Sculptures and Journeys : a Scandinavian Saga
This sculpture, ‘Hillesoya Beach’, is part of a series of seven made as a result of a long journey from Norwegian Lapland, through Finnish Lapland and into Sweden. Each piece is accompanied by an essay that is an account of the journey that led to the discovery of the objects that are within in the individual works. Each will be regularly featured in the gallery.
Indirectly they came about as a result of making ‘Time Triangles – 365 Sculptures for a Year’, part of which is also featured here.
Of these, ‘Hillesoya Beach’ was the first. I had no intention of making work as a result of this journey; it just happened. It’s just a matter of keeping one’s eyes and mind open to the opportunity, and then making a decision whether or not to act . The choice is always ours to make.
These objects were all found at the very ends of journeys, at that exact point of reaching a place, and then turning back, like the very last wave up a beach before the high tide turns and returns. To give a flavour of what this means, the three things in ’Hillesoya Beach’, a feather, a stick and a crayfish shell, were found on the very last stone on the last beach in NW Norway before the land slides into and under the sea for the last time. Getting to that point had meant driving from Macclesfield to Newcastle, sailing to Bergen, a six day boat journey to Tromso in N Norway, a long drive North West before the road gave out, and then a walk to this unmarked, but remarkable beach of silver sand. At the end of this beach stands an isolated rock, a feeding station for birds and white with their droppings. Beyond the rock is absolutely nothing up to and beyond the horizon : continental Europe has slipped quietly out of sight and under the sea.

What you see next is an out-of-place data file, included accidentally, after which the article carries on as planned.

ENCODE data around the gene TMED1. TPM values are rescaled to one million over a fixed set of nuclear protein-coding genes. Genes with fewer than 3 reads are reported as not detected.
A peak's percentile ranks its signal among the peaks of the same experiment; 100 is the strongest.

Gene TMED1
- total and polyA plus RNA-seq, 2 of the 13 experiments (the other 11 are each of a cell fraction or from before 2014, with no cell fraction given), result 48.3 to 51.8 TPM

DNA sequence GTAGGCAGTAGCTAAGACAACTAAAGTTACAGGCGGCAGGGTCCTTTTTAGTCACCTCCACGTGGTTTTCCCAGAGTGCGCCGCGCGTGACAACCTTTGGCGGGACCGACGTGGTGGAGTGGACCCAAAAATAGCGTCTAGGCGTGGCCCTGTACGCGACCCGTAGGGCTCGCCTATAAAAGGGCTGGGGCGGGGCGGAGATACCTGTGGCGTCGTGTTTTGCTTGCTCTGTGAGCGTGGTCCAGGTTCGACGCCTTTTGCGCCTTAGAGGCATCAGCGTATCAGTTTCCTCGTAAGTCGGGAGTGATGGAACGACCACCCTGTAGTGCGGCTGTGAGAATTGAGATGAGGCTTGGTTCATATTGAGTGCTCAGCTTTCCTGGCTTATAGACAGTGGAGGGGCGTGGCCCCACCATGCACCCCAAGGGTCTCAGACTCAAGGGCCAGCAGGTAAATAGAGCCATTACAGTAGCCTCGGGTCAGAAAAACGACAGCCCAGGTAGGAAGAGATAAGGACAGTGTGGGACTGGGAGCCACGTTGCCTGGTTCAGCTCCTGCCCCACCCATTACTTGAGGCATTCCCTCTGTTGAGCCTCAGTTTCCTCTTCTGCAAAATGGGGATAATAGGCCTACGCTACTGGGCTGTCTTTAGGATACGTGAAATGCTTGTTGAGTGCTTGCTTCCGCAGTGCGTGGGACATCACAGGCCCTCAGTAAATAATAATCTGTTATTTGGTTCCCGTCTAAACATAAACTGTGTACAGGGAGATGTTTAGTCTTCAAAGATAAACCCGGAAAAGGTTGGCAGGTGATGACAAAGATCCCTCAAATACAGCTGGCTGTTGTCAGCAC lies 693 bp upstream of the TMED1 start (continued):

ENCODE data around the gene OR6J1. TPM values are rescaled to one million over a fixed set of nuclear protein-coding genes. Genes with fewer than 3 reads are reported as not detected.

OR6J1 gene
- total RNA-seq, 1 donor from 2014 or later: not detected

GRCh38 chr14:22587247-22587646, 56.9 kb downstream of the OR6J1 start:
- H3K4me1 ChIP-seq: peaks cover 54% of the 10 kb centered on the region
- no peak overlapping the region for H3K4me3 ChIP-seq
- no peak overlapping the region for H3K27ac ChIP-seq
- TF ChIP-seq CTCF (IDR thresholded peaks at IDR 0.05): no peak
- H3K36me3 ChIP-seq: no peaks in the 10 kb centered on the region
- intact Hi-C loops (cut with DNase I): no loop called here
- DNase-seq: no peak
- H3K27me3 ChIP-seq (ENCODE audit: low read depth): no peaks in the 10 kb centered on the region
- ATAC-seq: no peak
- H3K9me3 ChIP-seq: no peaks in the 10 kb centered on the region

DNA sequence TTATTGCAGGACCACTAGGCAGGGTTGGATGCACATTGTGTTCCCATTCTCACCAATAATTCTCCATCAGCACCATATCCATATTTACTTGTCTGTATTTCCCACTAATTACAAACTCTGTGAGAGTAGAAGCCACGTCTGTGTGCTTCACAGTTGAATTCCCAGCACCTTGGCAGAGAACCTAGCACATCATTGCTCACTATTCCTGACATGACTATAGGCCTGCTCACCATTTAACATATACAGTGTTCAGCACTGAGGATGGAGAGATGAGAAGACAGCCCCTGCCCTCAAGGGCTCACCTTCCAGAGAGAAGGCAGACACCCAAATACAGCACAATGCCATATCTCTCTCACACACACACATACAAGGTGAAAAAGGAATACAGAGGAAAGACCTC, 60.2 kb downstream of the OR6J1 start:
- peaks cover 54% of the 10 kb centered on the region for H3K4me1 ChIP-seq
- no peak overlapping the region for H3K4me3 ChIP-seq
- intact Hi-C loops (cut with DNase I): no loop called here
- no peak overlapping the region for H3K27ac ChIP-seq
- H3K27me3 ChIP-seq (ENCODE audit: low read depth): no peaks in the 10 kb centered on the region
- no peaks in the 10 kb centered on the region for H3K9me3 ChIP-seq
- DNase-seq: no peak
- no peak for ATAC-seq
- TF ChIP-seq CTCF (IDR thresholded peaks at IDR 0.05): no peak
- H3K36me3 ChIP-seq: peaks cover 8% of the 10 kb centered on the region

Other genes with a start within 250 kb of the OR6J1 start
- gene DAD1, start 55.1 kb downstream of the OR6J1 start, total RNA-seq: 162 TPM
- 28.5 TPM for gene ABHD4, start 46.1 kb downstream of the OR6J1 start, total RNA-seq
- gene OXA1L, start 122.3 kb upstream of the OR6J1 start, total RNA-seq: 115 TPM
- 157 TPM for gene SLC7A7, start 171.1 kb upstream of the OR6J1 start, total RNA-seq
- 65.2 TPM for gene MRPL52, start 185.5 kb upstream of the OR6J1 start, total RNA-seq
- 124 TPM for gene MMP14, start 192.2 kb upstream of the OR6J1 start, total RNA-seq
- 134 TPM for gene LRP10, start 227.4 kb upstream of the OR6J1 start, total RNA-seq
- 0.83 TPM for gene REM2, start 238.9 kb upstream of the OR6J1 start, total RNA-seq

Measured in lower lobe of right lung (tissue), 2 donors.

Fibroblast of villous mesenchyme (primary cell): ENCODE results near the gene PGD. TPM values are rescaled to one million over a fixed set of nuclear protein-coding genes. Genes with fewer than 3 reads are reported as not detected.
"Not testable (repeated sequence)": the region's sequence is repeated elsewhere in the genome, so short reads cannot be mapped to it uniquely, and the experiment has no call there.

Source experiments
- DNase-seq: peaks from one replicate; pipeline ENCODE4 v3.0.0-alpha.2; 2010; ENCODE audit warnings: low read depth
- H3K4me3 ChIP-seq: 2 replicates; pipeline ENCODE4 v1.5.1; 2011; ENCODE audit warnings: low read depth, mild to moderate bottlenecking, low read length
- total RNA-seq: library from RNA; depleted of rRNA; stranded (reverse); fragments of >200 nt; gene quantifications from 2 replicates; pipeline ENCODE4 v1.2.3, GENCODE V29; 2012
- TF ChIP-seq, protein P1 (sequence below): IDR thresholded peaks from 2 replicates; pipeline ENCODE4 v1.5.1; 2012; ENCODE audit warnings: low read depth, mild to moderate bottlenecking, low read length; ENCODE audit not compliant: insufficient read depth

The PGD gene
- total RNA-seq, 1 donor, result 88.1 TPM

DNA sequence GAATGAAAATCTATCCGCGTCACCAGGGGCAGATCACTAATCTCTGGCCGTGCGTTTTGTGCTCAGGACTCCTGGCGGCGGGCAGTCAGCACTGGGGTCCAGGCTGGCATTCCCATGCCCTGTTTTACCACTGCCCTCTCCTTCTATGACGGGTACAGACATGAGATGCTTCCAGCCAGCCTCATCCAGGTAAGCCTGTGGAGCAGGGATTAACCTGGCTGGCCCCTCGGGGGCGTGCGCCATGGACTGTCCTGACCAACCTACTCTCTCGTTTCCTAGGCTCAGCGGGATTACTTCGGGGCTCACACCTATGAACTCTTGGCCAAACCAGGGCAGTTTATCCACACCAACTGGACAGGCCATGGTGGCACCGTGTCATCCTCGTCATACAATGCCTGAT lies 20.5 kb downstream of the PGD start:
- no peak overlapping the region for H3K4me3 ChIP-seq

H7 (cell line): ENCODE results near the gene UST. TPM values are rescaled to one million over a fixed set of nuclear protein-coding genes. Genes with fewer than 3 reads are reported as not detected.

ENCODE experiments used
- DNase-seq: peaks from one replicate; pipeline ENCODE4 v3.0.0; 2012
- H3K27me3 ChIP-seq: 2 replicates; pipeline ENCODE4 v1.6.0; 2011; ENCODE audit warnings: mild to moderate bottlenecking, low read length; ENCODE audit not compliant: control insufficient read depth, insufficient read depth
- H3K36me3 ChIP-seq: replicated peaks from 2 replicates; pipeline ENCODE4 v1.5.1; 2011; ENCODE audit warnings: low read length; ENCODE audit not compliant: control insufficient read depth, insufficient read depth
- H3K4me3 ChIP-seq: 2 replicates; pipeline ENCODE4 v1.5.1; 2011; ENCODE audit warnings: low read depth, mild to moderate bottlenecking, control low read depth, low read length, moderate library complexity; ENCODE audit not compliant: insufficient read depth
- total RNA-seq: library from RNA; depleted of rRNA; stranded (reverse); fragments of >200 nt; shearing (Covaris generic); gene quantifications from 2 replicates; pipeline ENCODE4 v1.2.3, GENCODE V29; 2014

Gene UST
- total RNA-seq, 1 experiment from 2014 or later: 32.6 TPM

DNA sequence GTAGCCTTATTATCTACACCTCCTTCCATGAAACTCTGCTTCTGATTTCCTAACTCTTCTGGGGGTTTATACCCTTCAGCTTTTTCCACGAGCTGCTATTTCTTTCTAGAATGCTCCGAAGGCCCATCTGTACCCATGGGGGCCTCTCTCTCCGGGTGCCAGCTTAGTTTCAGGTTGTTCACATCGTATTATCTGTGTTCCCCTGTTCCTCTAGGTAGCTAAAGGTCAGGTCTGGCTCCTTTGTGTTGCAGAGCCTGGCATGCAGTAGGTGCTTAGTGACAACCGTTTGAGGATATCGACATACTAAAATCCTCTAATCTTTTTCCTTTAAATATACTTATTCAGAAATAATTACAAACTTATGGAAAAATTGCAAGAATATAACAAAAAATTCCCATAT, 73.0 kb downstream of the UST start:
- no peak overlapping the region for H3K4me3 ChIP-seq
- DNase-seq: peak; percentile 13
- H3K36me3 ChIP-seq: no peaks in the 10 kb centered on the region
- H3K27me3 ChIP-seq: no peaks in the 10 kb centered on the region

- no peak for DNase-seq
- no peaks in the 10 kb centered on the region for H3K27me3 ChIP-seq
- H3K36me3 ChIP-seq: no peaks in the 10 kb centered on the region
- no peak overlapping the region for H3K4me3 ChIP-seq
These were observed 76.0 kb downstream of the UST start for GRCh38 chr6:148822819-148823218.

On the top of this last rock lay these three objects, left behind by the birds. At that moment it was as though I had travelled all these many days, and these thousands of miles just to be given these three objects in this place, and at that moment yet another creative process could begin again, with an, as yet, unknown endpoint.
There is a similar story behind all these sculptures, just as there must be a story behind every work of art ever made. The actual ‘object’ that is the artwork is the smallest tip of an immense iceberg of experiences, emotions and influences that the maker has lived, is living, and will live through. Without the maker - the artist : the human being – the work of art could not have existed.
These have led to a new series of sculptures being developed from less ‘intrepid adventures’; walks of a more local nature within which there are gems of similar discoveries to be made.